Although we are occasionally asked by people if they can join a group, we don’t really offer this option. So your group will be just that, your own private group. The only exception is if two people are travelling independently and both have the same dates and both ask if there is someone they can join. We have managed this once!
Our guests range from independent travellers on their own, to couples, families with their children to groups of friends. We have taken people in their late sixties and the record for our youngest summiteers is still held by the Roberts’ girls, who were 12 and 10 years old.
On your trip, you will be accompanied by our full support team of guides, cook, server and porters. Usually, our Guide and Assistant Guide both accompany a group, even if you are only two. This is both to help you if you are climbing up to Point Lenana and as a safety precaution in case a member of your group has to descend. Our Cook will prepare your meals and our Server will of course serve your meals and will encourage you to eat and drink as much as possible. The number of porters will depend on the size of your group and whether or not you are camping. The porters will be carrying your main backpacks, all our camping, cooking and picnic equipment, food and water, as well as their own kit.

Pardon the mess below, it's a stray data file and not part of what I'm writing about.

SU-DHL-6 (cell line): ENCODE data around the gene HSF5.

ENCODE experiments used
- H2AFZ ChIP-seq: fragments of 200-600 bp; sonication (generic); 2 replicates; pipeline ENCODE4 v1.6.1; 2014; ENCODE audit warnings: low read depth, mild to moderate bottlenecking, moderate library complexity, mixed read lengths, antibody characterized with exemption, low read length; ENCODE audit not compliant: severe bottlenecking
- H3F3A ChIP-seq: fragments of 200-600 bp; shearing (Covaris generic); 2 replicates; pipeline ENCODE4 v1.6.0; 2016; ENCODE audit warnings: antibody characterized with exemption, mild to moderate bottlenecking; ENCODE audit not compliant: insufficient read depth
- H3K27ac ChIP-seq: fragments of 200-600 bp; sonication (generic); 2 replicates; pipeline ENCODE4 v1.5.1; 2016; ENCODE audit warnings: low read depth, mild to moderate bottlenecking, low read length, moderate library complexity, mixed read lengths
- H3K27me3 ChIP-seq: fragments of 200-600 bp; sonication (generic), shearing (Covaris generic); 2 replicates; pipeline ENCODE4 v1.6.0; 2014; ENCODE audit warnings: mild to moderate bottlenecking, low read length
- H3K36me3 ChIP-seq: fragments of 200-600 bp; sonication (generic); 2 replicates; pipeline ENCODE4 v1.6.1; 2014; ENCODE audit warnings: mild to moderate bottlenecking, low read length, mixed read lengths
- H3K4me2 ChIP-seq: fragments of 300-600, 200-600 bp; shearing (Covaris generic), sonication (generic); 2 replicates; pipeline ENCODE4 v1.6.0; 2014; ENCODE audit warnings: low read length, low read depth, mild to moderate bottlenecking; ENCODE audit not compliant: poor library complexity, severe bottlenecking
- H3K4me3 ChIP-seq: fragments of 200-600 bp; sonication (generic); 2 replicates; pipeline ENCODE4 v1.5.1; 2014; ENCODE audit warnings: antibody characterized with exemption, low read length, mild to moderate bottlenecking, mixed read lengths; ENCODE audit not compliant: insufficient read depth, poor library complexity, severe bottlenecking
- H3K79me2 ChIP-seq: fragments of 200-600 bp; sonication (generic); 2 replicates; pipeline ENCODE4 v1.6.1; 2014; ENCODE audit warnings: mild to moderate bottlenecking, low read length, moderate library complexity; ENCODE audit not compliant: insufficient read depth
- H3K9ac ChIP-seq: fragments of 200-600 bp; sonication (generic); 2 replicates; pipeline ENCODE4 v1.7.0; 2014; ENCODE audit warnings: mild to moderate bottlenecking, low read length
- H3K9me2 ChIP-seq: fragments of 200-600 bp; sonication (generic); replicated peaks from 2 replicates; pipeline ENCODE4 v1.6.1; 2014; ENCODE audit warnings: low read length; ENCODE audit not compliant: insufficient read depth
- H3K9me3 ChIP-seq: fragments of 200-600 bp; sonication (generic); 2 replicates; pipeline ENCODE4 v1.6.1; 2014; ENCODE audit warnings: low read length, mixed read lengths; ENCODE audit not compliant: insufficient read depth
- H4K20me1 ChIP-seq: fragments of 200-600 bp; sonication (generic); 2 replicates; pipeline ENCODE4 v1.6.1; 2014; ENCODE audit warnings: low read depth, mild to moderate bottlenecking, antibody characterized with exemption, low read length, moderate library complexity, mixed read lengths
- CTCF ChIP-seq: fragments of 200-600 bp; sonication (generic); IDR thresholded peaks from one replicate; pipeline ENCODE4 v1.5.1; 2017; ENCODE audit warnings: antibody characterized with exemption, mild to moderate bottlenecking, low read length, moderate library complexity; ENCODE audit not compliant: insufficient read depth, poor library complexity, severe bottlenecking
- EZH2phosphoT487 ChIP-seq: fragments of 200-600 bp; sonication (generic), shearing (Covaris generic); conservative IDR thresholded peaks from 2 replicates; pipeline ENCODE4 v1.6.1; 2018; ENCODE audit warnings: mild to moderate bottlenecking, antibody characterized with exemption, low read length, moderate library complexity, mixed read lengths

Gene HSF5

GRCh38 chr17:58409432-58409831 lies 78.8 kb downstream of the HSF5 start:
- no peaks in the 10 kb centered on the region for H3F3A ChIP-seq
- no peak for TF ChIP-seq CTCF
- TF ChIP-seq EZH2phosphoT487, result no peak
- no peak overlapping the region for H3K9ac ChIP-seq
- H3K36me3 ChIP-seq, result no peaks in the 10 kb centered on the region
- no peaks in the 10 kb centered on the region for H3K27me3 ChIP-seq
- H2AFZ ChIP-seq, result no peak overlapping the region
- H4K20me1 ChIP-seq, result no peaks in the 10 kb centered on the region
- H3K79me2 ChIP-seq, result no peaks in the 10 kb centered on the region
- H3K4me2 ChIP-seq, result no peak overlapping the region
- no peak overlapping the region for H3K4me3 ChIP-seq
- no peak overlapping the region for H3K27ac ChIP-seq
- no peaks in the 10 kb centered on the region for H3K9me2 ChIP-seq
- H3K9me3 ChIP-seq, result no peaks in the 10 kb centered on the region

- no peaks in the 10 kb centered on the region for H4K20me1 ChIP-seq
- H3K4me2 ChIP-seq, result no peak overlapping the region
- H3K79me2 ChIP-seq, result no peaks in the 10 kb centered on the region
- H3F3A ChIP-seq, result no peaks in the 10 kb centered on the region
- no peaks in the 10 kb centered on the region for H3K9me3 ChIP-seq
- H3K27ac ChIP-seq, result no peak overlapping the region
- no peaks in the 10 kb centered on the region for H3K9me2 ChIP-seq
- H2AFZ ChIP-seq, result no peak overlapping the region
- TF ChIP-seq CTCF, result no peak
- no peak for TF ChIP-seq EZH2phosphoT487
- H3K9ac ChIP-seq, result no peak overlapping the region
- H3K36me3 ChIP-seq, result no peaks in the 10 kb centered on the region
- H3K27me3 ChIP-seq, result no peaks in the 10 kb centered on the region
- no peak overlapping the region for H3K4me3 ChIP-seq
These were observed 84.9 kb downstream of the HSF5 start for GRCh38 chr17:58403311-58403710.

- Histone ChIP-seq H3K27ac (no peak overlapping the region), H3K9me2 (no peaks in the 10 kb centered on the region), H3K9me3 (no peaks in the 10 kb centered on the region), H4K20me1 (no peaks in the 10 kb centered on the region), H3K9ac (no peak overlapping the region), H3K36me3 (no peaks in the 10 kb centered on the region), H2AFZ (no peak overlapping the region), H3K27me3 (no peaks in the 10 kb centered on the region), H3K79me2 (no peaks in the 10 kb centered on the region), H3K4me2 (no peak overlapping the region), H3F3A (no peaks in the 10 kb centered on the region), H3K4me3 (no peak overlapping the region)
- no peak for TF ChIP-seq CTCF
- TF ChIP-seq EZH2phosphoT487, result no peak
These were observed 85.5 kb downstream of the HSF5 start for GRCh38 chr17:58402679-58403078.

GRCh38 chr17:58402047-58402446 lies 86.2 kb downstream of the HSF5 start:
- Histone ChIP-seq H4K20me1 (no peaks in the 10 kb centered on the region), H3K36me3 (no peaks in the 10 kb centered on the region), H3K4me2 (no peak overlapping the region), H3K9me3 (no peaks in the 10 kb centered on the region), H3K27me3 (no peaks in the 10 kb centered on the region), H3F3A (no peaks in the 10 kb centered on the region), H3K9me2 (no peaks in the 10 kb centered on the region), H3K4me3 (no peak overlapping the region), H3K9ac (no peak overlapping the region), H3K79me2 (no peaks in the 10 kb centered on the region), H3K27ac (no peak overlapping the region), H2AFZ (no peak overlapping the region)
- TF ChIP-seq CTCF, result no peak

When you book, we provide a detailed Information document which covers every aspect of your trip from Health issues to a fully comprehensive Kit List. If you are a seasoned trekker, the gear list will be very familiar. If you have never done this type of trip before, you need to consider investing in Pac-lite waterproofs and a Sigg bottle just for starters. Trekking equipment is very versatile and can be used for all sorts of adventures so it’s well worth buying some quality kit.